McDermott Comment I Rishi Sunak Eyes UK Corporation Tax Rises in His March Budget

Présentation


Sarah Gabbai, attorney at law firm McDermott Will & Emery, said:

“While £12bn is not an insignificant number in terms of revenue, one would also need to consider the potential deterrent effect that a corporation tax hike would have on inward investment into the UK, and related consequences for the economy.

Also, while the measure would only affect profitable companies, such as those in the technology sector or with highly digitalized businesses, many larger loss-making UK companies and groups that become profitable again in the next few financial years will be hurt by it. Even if they have significant accumulated brought-forward losses due to COVID-19 business disruption, the ability to utilize those losses may be limited, particularly if they also have significant amounts of debt, whose interest deductions may also be restricted under UK rules.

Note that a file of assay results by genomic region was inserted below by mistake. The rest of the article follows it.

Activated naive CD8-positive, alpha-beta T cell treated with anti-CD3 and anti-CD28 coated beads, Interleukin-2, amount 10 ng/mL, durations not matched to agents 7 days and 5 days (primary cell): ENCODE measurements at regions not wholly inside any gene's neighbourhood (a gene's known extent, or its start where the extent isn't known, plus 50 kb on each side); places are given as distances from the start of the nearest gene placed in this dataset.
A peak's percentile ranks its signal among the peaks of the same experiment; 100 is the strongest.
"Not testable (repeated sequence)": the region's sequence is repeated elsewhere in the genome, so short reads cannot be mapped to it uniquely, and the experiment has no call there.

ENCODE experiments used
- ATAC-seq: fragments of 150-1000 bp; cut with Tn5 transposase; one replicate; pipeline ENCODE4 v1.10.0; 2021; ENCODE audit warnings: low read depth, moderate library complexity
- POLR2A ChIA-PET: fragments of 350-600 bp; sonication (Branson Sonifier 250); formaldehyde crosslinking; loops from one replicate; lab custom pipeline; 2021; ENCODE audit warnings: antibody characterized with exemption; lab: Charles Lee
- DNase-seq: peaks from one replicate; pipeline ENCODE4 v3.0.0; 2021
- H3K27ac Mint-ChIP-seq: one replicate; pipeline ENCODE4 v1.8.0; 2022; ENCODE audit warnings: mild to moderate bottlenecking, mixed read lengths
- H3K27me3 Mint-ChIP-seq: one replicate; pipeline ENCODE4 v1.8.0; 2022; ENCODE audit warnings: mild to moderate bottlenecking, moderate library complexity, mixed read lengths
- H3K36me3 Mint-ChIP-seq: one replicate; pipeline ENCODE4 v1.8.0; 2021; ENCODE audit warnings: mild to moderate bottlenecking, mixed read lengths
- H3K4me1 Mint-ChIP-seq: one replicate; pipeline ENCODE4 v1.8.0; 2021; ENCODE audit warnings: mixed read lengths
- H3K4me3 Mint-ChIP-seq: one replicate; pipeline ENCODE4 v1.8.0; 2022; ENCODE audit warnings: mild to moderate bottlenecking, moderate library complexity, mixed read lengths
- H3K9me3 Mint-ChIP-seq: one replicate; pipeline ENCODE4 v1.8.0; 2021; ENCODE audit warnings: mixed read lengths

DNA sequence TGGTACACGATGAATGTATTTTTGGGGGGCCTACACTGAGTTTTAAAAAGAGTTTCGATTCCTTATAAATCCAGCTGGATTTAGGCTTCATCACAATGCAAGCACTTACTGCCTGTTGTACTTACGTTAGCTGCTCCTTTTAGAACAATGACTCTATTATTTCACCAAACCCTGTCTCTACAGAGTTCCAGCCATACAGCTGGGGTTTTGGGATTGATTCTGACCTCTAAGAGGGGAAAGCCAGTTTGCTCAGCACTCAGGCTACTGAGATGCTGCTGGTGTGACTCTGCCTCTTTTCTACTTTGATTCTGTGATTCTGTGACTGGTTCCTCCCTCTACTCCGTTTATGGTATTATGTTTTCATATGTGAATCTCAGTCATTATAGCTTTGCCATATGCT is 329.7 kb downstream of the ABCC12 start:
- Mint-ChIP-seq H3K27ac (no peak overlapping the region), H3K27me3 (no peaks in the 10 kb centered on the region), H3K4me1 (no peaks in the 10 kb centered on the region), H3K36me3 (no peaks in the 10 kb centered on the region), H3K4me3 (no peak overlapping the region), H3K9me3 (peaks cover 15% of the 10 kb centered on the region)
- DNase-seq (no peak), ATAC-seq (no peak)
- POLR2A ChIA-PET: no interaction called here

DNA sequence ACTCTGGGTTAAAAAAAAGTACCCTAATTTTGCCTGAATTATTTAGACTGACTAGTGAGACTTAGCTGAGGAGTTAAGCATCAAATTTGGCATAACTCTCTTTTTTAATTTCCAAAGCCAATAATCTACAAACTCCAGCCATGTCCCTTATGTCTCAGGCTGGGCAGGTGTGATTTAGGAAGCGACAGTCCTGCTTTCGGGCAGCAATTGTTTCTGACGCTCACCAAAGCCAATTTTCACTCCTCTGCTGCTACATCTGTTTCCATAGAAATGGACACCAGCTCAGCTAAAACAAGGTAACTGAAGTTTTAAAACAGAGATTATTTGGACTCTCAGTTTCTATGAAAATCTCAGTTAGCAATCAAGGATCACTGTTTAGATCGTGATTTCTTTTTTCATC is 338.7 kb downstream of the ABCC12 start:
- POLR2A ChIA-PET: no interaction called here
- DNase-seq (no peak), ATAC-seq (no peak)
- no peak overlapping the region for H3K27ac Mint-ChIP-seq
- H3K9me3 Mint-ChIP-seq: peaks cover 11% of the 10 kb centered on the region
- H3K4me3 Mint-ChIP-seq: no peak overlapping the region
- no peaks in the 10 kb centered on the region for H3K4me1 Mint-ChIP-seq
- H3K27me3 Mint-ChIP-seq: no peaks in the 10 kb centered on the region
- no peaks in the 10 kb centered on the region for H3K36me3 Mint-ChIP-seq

The move could also be perceived as inequitable by owner-managed businesses. Even if they have sufficient brought-forward losses to shelter taxable profits, business owners have generally been ineligible to benefit from the SEISS or the CJRS, so they may view this measure as potentially paying a price for a benefit that they have not received.”

James Ross, partner at law firm McDermott Will & Emery, added:

“The corporation tax rate cuts in recent years have been accompanied by significant broadening of the tax base, so the overall tax burden for many companies has not been reduced. So it is not fair to characterise a corporation tax rate increase as putting us back to where we were before the rate cuts of the last ten years – many companies will be paying significantly more tax on the same profits than they would have done then.”